As the first post states, the idea that tax cuts can stimulate the economy is Reagonomics or Trickle-down-economics. It's also called Supply-side Economics. While wealthy people would like to believe it works, since it means more money for them, it has never been proven. The idea is that if you give the wealthy money, they will invest in more jobs. Unfortunately, if you give the wealthy money they will put it in offshore accounts and find other ways to evade taxes. Give a poor or middle-class person money and he or she will go out and spend it. Give a wealthy person money and he or she will put it in the bank to earn interest.
It seems that most tax cuts have more influence on the businesses and wealthier people of the nation. A tax cut for middle class and lower class wage earners may encourage some more spending but for the most part it is not going to have enough of an effect to stimulate the economy in itself.
Also keep in mind that there are many kinds of tax cuts: income tax cuts, capital gains tax cuts, sales tax cuts, etc., each of which can have a different effect.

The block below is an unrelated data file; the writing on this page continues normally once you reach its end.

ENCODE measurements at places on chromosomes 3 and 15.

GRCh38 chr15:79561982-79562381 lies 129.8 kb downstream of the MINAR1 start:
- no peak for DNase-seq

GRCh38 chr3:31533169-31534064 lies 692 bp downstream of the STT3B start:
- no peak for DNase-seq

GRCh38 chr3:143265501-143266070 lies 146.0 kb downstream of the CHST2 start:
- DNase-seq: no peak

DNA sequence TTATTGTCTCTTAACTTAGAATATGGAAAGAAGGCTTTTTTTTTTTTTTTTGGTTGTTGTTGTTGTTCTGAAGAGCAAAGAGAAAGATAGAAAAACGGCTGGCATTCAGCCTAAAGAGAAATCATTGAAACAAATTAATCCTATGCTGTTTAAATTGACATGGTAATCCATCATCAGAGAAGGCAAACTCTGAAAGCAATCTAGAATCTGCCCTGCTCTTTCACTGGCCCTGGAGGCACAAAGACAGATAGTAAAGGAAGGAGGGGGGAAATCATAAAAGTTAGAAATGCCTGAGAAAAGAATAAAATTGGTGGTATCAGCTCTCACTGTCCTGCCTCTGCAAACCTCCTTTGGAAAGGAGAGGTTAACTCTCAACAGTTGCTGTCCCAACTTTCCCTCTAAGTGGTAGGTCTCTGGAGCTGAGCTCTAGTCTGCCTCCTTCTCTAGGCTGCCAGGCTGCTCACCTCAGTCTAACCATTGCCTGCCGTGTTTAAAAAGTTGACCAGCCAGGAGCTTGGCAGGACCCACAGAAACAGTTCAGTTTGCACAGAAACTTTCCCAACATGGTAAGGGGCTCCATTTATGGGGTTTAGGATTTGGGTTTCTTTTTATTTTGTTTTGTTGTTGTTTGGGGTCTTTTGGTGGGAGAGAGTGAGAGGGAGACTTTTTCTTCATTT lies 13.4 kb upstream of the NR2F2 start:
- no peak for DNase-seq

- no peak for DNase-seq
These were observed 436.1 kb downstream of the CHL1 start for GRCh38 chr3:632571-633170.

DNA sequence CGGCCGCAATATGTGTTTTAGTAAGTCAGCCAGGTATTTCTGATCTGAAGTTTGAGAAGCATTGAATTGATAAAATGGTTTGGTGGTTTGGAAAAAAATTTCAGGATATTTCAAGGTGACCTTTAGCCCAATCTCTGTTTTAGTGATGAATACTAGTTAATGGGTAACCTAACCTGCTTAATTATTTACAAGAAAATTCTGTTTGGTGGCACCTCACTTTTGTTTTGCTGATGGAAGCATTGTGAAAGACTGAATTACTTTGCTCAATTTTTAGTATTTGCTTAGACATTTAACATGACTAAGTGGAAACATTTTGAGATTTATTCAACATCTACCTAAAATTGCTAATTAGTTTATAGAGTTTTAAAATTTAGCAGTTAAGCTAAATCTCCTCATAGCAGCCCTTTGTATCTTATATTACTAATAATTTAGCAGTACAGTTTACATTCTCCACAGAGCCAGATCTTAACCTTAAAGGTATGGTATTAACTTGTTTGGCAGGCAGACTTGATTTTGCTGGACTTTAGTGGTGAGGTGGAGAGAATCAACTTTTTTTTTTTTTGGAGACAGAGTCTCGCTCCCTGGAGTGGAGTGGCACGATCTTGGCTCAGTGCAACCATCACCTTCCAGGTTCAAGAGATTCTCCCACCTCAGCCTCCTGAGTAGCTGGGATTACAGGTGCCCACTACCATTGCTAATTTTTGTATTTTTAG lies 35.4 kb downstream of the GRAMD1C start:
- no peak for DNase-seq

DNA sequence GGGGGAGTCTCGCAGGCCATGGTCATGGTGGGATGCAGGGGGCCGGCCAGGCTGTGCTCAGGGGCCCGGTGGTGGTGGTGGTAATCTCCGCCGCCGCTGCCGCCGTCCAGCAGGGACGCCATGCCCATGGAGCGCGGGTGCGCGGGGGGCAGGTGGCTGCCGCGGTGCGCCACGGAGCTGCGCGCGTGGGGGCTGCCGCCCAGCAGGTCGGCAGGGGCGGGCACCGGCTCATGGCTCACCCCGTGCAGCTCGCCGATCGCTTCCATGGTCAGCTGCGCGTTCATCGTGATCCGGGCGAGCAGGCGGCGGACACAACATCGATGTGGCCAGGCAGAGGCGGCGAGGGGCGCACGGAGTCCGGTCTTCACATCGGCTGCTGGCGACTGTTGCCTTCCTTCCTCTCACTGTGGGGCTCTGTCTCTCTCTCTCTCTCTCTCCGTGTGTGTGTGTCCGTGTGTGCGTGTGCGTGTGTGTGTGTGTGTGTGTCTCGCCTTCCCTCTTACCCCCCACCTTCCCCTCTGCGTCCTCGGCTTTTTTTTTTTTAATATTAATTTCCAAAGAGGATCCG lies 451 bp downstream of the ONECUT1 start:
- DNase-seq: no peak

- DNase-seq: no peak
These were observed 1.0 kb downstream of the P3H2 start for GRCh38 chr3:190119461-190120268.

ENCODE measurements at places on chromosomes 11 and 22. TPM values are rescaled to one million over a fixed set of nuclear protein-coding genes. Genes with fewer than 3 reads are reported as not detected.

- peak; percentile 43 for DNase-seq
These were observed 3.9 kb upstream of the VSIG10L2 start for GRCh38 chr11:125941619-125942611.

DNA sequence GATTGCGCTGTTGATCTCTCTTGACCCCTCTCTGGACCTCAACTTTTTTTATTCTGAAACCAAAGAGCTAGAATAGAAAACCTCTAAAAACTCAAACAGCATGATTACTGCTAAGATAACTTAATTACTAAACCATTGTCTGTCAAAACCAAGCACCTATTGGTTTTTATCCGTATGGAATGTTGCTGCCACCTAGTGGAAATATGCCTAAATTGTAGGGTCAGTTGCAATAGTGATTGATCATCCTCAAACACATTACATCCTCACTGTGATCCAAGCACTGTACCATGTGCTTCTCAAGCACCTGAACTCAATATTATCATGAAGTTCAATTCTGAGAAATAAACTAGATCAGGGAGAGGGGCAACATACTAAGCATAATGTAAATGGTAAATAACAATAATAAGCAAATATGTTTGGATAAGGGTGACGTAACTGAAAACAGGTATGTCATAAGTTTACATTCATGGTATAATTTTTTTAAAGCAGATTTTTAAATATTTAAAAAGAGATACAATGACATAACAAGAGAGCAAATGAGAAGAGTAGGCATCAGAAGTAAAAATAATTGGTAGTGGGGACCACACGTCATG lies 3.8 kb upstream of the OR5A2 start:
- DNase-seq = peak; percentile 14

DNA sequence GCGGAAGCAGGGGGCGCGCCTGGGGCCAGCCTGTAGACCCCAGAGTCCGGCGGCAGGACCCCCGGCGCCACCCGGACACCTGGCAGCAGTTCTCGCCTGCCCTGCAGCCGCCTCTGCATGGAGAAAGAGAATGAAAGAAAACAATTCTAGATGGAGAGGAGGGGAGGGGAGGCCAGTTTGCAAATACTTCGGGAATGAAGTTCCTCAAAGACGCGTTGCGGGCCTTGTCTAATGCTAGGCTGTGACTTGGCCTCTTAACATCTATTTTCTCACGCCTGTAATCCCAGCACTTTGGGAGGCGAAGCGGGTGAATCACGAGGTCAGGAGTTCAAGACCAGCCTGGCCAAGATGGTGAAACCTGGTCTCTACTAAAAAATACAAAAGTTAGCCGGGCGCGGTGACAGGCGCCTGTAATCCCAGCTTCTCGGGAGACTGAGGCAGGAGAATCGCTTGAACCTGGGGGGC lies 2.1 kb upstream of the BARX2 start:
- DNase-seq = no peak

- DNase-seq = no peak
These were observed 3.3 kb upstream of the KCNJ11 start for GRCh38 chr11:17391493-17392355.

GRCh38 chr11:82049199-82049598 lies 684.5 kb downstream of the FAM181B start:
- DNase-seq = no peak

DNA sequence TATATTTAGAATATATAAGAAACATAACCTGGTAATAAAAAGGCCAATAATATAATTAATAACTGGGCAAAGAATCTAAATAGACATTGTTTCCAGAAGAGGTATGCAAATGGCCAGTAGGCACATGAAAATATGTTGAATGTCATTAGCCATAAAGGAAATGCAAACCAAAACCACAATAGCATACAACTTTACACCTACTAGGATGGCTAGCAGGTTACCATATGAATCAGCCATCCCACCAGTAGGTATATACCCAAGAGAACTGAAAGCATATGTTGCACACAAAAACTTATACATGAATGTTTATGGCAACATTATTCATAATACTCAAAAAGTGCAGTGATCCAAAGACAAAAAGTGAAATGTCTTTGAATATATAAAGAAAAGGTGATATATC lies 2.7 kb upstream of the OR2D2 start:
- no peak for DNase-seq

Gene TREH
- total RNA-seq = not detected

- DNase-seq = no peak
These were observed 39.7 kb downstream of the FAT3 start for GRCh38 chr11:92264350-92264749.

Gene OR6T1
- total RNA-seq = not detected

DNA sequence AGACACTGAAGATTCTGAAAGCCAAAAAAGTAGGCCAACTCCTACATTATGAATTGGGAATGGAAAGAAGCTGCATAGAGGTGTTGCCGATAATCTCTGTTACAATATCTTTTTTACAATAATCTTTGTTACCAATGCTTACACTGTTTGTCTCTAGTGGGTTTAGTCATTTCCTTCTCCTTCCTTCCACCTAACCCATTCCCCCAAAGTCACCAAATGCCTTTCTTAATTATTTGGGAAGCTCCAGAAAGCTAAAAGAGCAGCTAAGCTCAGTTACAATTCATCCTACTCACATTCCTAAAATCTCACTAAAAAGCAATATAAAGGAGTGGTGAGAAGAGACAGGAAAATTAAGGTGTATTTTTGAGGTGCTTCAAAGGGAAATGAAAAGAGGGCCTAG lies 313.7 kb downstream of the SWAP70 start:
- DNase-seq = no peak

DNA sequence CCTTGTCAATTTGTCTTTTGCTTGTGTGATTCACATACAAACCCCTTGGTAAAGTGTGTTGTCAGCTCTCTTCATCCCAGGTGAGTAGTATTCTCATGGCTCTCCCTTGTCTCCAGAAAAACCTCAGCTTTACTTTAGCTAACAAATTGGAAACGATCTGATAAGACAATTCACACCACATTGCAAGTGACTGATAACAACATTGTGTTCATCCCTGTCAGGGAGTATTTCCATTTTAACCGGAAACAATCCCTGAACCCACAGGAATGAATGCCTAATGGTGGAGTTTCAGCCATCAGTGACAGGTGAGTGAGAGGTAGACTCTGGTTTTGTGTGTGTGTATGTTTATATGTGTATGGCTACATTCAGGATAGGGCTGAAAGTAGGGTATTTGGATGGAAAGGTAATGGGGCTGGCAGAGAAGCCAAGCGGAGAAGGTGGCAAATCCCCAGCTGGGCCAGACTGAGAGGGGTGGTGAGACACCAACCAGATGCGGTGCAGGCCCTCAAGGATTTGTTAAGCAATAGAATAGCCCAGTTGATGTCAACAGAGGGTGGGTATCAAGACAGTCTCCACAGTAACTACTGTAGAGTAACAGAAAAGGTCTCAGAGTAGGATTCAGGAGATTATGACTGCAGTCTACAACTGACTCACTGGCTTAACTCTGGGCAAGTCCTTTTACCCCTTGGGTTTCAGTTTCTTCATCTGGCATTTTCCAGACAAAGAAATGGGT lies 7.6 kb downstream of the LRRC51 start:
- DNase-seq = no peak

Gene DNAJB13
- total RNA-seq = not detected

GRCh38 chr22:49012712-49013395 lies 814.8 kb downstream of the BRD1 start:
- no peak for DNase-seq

Pohnpei has explained well the economics that often motivates tax cut supporters, but also consider what a cut in the capital gains tax can do. This gives an incentive to investors, especially large investors, to re-enter the stock markets or real estate sectors, or to invest more heavily in them because there is more money to be made. This stimulates the markets, adding wealth and encouraging businesses to spend and expand. All of these things have a stimulating effect on the economy. A sales tax cut, on the other hand, or sales tax holiday, can stimulate the purchase of big ticket items like cars and boats and other durable goods.
There are two ways to look at this -- a Keynesian view and a supply-side view.
By the Keynesian view, tax cuts work on aggregate demand to stimulate the economy. As the government taxes less, people have more money to spend. As this happens, aggregate demand increases and Real GDP goes up. This revives the economy.
By supply-side logic, however, tax cuts stimulate aggregate supply. As people get to keep more of their earnings, they work more (and companies produce more). This boosts aggregate supply.
These are the two theories on how tax cuts can help revive an economy.